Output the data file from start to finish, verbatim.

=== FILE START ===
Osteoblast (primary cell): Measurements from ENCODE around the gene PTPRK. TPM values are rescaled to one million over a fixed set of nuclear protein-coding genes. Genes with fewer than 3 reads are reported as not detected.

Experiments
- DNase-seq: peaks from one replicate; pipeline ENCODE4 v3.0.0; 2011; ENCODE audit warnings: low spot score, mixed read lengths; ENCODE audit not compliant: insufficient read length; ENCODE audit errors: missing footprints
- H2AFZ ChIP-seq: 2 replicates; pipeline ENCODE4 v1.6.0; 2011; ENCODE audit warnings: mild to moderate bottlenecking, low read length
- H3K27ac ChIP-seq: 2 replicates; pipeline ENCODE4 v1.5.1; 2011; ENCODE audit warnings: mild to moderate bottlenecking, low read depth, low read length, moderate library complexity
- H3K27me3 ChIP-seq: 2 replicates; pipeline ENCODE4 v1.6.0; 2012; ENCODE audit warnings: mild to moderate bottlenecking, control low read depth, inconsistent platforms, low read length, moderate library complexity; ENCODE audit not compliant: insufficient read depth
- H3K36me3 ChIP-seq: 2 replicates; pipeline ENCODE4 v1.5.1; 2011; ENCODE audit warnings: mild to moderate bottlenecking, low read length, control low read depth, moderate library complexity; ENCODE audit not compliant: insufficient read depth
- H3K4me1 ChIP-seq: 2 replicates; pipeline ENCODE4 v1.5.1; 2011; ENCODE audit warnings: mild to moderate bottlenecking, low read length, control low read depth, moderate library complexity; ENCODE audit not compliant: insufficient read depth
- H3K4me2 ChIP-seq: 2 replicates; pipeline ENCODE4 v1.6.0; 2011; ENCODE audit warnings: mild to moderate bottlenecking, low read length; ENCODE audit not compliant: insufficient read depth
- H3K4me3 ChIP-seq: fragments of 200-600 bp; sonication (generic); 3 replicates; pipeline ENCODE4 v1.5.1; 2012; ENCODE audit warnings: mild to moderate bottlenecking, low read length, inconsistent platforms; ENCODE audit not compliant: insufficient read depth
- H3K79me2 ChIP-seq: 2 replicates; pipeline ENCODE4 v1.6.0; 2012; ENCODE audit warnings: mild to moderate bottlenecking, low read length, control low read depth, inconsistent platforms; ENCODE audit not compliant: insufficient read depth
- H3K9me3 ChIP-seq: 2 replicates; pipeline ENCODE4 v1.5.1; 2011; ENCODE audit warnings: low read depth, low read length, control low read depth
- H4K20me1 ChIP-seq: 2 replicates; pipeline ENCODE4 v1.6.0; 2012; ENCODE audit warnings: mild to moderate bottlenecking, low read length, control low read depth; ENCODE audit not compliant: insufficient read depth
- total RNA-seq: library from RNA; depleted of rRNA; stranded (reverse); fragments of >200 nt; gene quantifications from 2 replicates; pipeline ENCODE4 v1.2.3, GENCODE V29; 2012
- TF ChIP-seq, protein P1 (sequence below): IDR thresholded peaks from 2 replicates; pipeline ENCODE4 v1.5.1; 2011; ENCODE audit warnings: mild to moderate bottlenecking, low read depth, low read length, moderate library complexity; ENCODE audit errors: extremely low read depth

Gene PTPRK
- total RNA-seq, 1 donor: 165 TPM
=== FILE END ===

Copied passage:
Osteoblast (primary cell): Measurements from ENCODE around the gene PTPRK. TPM values are rescaled to one million over a fixed set of nuclear protein-coding genes. Genes with fewer than 3 reads are reported as not detected.

Experiments
- DNase-seq: peaks from one replicate; pipeline ENCODE4 v3.0.0; 2011; ENCODE audit warnings: low spot score, mixed read lengths; ENCODE audit not compliant: insufficient read length; ENCODE audit errors: missing footprints
- H2AFZ ChIP-seq: 2 replicates; pipeline ENCODE4 v1.6.0; 2011; ENCODE audit warnings: mild to moderate bottlenecking, low read length
- H3K27ac ChIP-seq: 2 replicates; pipeline ENCODE4 v1.5.1; 2011; ENCODE audit warnings: mild to moderate bottlenecking, low read depth, low read length, moderate library complexity
- H3K27me3 ChIP-seq: 2 replicates; pipeline ENCODE4 v1.6.0; 2012; ENCODE audit warnings: mild to moderate bottlenecking, control low read depth, inconsistent platforms, low read length, moderate library complexity; ENCODE audit not compliant: insufficient read depth
- H3K36me3 ChIP-seq: 2 replicates; pipeline ENCODE4 v1.5.1; 2011; ENCODE audit warnings: mild to moderate bottlenecking, low read length, control low read depth, moderate library complexity; ENCODE audit not compliant: insufficient read depth
- H3K4me1 ChIP-seq: 2 replicates; pipeline ENCODE4 v1.5.1; 2011; ENCODE audit warnings: mild to moderate bottlenecking, low read length, control low read depth, moderate library complexity; ENCODE audit not compliant: insufficient read depth
- H3K4me2 ChIP-seq: 2 replicates; pipeline ENCODE4 v1.6.0; 2011; ENCODE audit warnings: mild to moderate bottlenecking, low read length; ENCODE audit not compliant: insufficient read depth
- H3K4me3 ChIP-seq: fragments of 200-600 bp; sonication (generic); 3 replicates; pipeline ENCODE4 v1.5.1; 2012; ENCODE audit warnings: mild to moderate bottlenecking, low read length, inconsistent platforms; ENCODE audit not compliant: insufficient read depth
- H3K79me2 ChIP-seq: 2 replicates; pipeline ENCODE4 v1.6.0; 2012; ENCODE audit warnings: mild to moderate bottlenecking, low read length, control low read depth, inconsistent platforms; ENCODE audit not compliant: insufficient read depth
- H3K9me3 ChIP-seq: 2 replicates; pipeline ENCODE4 v1.5.1; 2011; ENCODE audit warnings: low read depth, low read length, control low read depth
- H4K20me1 ChIP-seq: 2 replicates; pipeline ENCODE4 v1.6.0; 2012; ENCODE audit warnings: mild to moderate bottlenecking, low read length, control low read depth; ENCODE audit not compliant: insufficient read depth
- total RNA-seq: library from RNA; depleted of rRNA; stranded (reverse); fragments of >200 nt; gene quantifications from 2 replicates; pipeline ENCODE4 v1.2.3, GENCODE V29; 2012
- TF ChIP-seq, protein P1 (sequence below): IDR thresholded peaks from 2 replicates; pipeline ENCODE4 v1.5.1; 2011; ENCODE audit warnings: mild to moderate bottlenecking, low read depth, low read length, moderate library complexity; ENCODE audit errors: extremely low read depth

Gene PTPRK
- total RNA-seq, 1 donor: 165 TPM